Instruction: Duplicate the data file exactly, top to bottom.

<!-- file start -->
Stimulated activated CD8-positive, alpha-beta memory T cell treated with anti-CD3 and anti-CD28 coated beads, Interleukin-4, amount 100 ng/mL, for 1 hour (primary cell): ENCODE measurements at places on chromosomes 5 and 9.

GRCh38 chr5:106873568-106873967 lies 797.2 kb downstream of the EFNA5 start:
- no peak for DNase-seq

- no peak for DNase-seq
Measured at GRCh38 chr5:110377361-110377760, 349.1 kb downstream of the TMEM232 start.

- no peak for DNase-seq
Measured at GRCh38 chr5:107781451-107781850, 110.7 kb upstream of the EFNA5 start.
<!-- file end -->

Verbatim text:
Stimulated activated CD8-positive, alpha-beta memory T cell treated with anti-CD3 and anti-CD28 coated beads, Interleukin-4, amount 100 ng/mL, for 1 hour (primary cell): ENCODE measurements at places on chromosomes 5 and 9.

GRCh38 chr5:106873568-106873967 lies 797.2 kb downstream of the EFNA5 start:
- no peak for DNase-seq

- no peak for DNase-seq
Measured at GRCh38 chr5:110377361-110377760, 349.1 kb downstream of the TMEM232 start.

- no peak for DNase-seq
Measured at GRCh38 chr5:107781451-107781850, 110.7 kb upstream of the EFNA5 start.